from WordNet 3.0 Copyright 2006 by Princeton University. All rights reserved.

  • v. share the suffering of


Sorry, no etymologies found.


  • ‘You’re rather soothing, you know, after some of the bull-nosed idiots with great big feet who’ve been bursting in here to condole with me.

    Laurels are Poison

  • So he told him what had happened, and the Minister feigned to condole with him and weep for his affliction, saying, Allah Almighty be thy refuge in thine affliction!

    The Book of The Thousand Nights And A Night

  • Mr Grimball paid us a visit to condole with his friends,

    Margaret Ann Meta Morris Grimball. Diary, 1860-1866

  • Now he was a gossip of mine; so hearing the cry of the keeners I went in to condole with him on his loss and found him in very ill plight, full of trouble and weary of soul and mind.

    The Book of The Thousand Nights And A Night

  • A large proportion of them were so sick and weary of the tyranny of Mr Carleton's overseer, that they were glad of any change; and when their master made them a farewell visit, and began to condole with them upon their misfortune, several of them were bold enough to tell him that they thought it no misfortune at all; for whatever might happen, they could not be worse treated than they had been by his overseer.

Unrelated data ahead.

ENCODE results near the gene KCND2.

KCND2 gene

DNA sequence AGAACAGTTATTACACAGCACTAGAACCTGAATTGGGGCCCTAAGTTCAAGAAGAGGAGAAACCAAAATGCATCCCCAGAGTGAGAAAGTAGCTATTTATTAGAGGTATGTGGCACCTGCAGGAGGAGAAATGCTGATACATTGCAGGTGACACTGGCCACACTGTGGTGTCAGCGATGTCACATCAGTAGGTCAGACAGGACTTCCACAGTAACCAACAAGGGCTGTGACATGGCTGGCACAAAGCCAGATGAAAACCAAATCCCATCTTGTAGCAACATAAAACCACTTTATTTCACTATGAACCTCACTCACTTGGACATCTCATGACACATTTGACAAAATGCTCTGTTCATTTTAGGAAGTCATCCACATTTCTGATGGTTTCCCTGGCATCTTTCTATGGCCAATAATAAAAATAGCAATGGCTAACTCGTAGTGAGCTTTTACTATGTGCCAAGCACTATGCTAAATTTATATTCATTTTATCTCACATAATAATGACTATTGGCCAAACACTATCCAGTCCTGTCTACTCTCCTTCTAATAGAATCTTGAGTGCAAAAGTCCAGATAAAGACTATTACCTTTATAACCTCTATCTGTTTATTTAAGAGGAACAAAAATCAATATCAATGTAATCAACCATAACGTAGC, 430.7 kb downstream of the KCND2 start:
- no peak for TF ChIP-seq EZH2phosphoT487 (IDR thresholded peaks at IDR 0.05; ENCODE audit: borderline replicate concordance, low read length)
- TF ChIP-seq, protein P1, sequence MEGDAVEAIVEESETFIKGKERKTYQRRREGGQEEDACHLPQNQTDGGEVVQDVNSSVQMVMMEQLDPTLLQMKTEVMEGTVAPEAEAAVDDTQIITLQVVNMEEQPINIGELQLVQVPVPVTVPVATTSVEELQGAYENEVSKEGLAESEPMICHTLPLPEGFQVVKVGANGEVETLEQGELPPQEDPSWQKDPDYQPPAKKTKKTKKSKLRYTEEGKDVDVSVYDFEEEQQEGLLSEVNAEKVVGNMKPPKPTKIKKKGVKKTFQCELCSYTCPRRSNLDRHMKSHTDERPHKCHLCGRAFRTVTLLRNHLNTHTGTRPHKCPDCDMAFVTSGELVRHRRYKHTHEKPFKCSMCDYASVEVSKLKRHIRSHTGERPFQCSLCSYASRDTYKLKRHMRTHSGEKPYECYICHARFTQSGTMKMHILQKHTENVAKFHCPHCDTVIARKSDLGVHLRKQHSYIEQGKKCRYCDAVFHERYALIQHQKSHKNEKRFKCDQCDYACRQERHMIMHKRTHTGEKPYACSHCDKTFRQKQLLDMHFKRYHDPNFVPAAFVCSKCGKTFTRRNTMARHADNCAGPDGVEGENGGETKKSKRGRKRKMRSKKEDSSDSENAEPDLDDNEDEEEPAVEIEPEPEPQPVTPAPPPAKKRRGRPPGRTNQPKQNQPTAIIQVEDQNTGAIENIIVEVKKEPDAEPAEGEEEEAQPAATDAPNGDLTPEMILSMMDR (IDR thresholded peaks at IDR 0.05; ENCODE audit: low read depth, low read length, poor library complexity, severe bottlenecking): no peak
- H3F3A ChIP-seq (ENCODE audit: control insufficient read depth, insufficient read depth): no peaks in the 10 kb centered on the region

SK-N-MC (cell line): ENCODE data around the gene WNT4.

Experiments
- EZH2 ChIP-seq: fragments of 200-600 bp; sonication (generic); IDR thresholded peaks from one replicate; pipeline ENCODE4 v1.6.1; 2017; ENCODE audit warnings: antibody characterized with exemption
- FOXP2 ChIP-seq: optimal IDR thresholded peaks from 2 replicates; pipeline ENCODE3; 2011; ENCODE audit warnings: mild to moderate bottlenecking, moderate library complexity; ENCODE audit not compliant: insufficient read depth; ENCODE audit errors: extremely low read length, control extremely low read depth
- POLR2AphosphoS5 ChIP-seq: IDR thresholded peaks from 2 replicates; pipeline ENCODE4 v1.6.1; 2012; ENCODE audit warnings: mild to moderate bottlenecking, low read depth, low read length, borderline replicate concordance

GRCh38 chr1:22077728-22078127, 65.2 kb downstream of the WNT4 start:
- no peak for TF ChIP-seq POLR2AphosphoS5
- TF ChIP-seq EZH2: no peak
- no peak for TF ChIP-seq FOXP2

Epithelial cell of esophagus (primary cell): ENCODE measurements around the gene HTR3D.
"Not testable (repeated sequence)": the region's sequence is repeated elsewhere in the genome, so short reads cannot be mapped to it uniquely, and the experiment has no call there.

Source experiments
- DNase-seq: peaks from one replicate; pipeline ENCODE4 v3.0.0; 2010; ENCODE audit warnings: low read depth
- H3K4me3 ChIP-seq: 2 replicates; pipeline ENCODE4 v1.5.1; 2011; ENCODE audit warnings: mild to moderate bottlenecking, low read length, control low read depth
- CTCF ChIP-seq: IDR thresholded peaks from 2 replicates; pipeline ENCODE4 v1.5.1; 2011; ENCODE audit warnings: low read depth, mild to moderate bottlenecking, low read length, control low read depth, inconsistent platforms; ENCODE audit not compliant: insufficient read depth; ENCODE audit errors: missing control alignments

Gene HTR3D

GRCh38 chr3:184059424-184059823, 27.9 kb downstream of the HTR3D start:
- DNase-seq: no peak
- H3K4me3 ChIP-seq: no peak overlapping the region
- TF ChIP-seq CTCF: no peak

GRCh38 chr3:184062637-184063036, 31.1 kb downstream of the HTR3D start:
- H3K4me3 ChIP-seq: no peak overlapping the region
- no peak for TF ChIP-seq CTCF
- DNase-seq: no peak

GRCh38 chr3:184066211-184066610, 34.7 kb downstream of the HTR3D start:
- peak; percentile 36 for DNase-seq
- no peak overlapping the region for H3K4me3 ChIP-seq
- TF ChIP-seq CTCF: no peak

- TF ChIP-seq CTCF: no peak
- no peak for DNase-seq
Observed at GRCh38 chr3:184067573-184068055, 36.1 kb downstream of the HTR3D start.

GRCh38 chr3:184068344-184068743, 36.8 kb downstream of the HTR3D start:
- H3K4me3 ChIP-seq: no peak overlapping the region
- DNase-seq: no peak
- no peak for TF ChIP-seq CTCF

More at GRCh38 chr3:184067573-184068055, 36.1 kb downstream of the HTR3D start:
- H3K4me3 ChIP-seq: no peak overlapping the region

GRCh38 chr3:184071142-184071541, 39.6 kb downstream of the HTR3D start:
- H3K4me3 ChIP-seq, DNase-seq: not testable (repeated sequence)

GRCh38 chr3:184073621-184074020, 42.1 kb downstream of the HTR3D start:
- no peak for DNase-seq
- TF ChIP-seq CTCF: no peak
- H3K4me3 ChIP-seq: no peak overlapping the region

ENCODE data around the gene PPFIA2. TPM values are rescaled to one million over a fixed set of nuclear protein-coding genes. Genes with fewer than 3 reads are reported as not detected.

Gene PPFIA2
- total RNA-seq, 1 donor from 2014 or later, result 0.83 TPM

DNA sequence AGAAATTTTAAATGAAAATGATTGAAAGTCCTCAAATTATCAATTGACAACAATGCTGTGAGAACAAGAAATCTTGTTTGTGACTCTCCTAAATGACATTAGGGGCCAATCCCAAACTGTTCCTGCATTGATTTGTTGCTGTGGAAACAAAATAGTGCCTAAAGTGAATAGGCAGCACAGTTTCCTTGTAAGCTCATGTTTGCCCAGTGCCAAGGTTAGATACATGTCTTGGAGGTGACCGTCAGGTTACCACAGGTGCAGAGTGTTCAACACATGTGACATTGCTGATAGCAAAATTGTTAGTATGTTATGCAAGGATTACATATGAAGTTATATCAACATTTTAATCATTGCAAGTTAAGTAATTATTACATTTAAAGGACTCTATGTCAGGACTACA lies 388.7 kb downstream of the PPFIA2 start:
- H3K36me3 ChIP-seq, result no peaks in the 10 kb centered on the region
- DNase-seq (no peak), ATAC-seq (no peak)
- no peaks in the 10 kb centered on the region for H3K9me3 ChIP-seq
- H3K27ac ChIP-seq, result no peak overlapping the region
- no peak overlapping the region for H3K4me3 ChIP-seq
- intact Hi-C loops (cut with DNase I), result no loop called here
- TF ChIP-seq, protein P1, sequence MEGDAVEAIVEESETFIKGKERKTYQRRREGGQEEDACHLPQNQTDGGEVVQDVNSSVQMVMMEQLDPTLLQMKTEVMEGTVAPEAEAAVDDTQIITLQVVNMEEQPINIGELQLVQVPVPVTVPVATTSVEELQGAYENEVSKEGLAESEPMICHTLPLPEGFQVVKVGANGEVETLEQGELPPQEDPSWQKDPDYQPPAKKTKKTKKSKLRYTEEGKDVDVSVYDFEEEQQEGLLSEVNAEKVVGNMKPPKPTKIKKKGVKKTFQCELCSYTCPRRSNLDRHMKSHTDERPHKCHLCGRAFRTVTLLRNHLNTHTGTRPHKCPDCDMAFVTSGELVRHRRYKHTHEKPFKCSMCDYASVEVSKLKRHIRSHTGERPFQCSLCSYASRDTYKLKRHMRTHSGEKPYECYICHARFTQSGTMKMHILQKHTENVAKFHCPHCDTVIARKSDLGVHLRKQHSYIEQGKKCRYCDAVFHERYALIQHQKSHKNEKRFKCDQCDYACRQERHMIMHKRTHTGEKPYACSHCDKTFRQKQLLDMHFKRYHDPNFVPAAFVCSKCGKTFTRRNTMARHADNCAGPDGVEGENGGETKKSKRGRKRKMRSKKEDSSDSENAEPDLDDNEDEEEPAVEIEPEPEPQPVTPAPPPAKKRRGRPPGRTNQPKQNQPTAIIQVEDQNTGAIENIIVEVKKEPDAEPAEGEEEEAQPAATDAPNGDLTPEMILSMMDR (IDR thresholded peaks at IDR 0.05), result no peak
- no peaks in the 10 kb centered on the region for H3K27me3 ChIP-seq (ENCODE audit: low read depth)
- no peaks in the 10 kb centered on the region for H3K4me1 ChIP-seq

The White Slave or Memoirs of a Fugitive

  • He was no sooner gone than Helen burst into the room to condole with me that Mrs. Welsh had not seen him - such a

    New Letters and Memorials of Jane Welsh Carlyle

  • Shuhite, and Zophar the Naamathite; and they made an appointment together to come to condole with him and to comfort him.

    The Holy Bible: Darby Translation

  • When Christ was crucified all the beasts hastened to condole with the Virgin Mary.

    High Albania


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